- Mobile Air Quality Studies (MAQS) - an international project (2010)
- Due to an increasing awareness of the potential hazardousness of air pollutants, new laws, rules and guidelines have recently been implemented globally. In this respect, numerous studies have addressed traffic-related exposure to particulate matter using stationary technology so far. By contrast, only few studies used the advanced technology of mobile exposure analysis. The Mobile Air Quality Study (MAQS) addresses the issue of air pollutant exposure by combining advanced high-granularity spatial-temporal analysis with vehicle-mounted, person-mounted and roadside sensors. The MAQS-platform will be used by international collaborators in order 1) to assess air pollutant exposure in relation to road structure, 2) to assess air pollutant exposure in relation to traffic density, 3) to assess air pollutant exposure in relation to weather conditions, 4) to compare exposure within vehicles between front and back seat (children) positions, and 5) to evaluate "traffic zone"- exposure in relation to non-"traffic zone"-exposure. Primarily, the MAQS-platform will focus on particulate matter. With the establishment of advanced mobile analysis tools, it is planed to extend the analysis to other pollutants including including NO2, SO2, nanoparticles, and ozone.
- The impact of shift work induced chronic circadian disruption on IL-6 and TNF-α immune responses (2010)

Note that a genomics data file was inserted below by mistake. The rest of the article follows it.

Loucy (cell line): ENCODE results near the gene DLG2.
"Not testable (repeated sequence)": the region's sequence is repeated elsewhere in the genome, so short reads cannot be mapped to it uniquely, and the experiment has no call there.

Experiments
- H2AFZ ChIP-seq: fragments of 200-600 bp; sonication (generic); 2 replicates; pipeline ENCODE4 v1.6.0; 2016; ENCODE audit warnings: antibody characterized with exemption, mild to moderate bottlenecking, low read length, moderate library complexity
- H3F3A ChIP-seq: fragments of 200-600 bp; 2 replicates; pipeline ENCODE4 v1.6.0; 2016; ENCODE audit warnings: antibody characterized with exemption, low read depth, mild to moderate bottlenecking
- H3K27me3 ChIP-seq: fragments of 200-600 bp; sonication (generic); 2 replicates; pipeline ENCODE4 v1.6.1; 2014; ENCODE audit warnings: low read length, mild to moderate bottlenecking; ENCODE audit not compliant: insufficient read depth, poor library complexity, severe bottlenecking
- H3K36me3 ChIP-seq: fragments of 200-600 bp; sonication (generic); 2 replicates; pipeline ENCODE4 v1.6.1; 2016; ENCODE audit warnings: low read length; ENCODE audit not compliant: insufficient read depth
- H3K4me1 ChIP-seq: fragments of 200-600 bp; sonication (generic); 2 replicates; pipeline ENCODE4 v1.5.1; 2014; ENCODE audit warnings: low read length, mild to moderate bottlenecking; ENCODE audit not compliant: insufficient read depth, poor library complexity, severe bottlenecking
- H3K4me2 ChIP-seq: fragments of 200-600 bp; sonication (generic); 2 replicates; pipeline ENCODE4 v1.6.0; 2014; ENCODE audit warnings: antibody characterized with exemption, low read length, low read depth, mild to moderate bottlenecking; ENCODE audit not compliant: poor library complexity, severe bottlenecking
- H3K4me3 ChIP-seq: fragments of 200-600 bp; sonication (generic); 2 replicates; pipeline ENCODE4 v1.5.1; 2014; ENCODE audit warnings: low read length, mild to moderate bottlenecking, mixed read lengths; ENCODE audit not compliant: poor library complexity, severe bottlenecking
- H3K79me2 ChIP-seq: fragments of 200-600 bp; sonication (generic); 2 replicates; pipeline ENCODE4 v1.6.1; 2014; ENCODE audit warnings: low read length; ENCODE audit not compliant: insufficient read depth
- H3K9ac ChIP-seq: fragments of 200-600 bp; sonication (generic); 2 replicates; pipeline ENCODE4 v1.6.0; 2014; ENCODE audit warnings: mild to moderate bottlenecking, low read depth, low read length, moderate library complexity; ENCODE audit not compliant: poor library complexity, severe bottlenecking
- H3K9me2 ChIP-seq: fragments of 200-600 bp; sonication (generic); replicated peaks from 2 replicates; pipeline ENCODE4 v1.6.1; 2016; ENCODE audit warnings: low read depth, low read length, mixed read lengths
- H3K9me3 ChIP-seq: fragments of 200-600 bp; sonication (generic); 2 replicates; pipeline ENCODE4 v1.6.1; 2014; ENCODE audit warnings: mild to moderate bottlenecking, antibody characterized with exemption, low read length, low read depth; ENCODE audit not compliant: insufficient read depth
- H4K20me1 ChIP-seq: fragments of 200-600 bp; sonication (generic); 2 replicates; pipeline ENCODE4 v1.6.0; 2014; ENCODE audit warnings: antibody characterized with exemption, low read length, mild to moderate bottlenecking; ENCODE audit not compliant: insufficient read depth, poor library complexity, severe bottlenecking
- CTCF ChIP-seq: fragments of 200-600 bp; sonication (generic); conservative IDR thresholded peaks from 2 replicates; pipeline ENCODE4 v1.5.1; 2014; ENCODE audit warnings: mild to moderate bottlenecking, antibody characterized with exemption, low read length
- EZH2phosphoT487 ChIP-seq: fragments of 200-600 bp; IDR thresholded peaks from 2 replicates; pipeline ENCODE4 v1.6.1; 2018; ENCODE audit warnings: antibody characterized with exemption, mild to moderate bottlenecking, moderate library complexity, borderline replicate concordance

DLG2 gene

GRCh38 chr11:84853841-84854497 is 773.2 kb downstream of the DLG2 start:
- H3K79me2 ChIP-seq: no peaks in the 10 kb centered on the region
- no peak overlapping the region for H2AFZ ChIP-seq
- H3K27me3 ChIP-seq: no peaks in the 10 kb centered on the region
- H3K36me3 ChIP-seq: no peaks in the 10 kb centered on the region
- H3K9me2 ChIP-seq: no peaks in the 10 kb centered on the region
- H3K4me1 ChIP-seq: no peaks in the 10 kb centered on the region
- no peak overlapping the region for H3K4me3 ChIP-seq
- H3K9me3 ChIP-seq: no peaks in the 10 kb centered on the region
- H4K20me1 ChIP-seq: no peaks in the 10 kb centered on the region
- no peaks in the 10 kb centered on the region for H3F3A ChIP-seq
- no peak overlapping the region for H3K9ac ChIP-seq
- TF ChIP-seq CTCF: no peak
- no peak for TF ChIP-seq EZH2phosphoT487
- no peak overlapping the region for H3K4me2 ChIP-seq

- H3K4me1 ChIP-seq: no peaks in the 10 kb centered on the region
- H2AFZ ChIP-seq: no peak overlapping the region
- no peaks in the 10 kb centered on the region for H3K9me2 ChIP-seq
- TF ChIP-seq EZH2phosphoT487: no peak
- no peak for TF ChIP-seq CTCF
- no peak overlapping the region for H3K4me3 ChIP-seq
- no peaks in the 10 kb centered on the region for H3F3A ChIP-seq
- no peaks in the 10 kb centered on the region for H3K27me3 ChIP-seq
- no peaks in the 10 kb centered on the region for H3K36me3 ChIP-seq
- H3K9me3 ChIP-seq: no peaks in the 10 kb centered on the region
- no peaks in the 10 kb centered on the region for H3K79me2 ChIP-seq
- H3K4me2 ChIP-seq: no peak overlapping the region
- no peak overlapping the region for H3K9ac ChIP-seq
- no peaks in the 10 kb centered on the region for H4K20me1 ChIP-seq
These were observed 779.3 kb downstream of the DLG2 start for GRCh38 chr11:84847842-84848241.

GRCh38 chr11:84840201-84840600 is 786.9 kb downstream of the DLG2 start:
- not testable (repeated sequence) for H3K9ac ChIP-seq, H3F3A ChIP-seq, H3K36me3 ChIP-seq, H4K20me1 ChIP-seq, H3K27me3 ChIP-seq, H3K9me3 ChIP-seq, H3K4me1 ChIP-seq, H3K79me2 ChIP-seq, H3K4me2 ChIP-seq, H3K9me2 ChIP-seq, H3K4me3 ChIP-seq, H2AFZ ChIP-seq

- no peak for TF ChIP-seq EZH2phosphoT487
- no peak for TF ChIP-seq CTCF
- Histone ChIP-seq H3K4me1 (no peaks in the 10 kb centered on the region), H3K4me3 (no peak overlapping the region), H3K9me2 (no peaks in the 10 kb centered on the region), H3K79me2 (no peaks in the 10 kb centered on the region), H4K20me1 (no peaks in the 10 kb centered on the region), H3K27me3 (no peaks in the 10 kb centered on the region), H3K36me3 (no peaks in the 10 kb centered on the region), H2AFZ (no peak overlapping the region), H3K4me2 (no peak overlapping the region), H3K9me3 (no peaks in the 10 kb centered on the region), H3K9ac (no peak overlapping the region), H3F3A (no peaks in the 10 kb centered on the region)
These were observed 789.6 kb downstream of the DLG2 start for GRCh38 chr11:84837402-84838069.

- Aim: Sleep disturbances induce proinflammatory immune responses, which might increase cardiovascular disease risk. So far the effects of acute sleep deprivation and chronic sleep illnesses on the immune system have been investigated. The particular impact of shift work induced chronic circadian disruption on specific immune responses has not been addressed so far. Methods: Pittsburgh-Sleep-Quality-Index (PSQI) questionnaire and blood sampling was performed by 225 shift workers and 137 daytime workers. As possible markers the proinflammatory cytokines IL-6 and TNF-alpha and lymphocyte cell count were investigated. A medical examination was performed and biometrical data including age, gender, height, weight, waist and hip circumference and smoking habits were collected by a structured interview. Results: Shift workers had a significantly higher mean PSQI score than day workers (6.73 vs. 4.66; p < 0.001). Day workers and shift workers had similar serum levels of IL-6 (2.30 vs. 2.67 resp.; p = 0.276), TNF-alpha (5.58 vs. 5.68, resp.; p = 0.841) or lymphocytes count (33.68 vs. 32.99, resp.; p = 0.404). Furthermore there were no differences in cytokine levels (IL-6 p = 0.761; TNF-alpha p = 0.759) or lymphocyte count (p = 0.593) comparing the sleep quality within the cohorts. When this calculation of sleep quality was stratified by shift and day workers irrespective of their sleep quality day workers and shift workers had similar serum levels of IL-6, TNF-alpha or lymphocytes count. Multiple linear regression analysis showed a significant correlation of lymphocytes count and smoking habits. Conclusion: Shift work induces chronic sleep debt. Our data reveals that chronic sleep debt might not always lead to an activation of the immune system, as we did not observe differences in lymphocyte count or level of IL-6 or TNF-alpha serum concentration between shift workers and day workers. Therefore chronic sleep restriction might be eased by a long-term compensating immune regulation which (in healthy) protects against an overstimulation of proinflammatory immune mechanisms and moderates metabolic changes, as they are known from short-term sleep deprivation or sleep related breathing disorders.